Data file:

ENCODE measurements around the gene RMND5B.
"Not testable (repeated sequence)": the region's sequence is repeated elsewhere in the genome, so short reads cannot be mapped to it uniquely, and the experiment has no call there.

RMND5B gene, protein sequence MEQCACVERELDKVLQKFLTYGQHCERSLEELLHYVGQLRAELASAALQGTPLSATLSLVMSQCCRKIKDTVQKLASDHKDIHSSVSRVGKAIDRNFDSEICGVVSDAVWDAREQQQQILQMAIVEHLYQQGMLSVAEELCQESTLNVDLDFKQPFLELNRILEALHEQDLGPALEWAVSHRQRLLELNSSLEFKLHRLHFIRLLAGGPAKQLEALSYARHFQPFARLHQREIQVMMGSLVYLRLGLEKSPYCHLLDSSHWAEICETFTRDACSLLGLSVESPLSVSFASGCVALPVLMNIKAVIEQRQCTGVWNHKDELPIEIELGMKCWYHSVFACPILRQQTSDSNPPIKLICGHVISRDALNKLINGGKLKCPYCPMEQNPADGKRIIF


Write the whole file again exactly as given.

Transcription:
ENCODE measurements around the gene RMND5B.
"Not testable (repeated sequence)": the region's sequence is repeated elsewhere in the genome, so short reads cannot be mapped to it uniquely, and the experiment has no call there.

RMND5B gene, protein sequence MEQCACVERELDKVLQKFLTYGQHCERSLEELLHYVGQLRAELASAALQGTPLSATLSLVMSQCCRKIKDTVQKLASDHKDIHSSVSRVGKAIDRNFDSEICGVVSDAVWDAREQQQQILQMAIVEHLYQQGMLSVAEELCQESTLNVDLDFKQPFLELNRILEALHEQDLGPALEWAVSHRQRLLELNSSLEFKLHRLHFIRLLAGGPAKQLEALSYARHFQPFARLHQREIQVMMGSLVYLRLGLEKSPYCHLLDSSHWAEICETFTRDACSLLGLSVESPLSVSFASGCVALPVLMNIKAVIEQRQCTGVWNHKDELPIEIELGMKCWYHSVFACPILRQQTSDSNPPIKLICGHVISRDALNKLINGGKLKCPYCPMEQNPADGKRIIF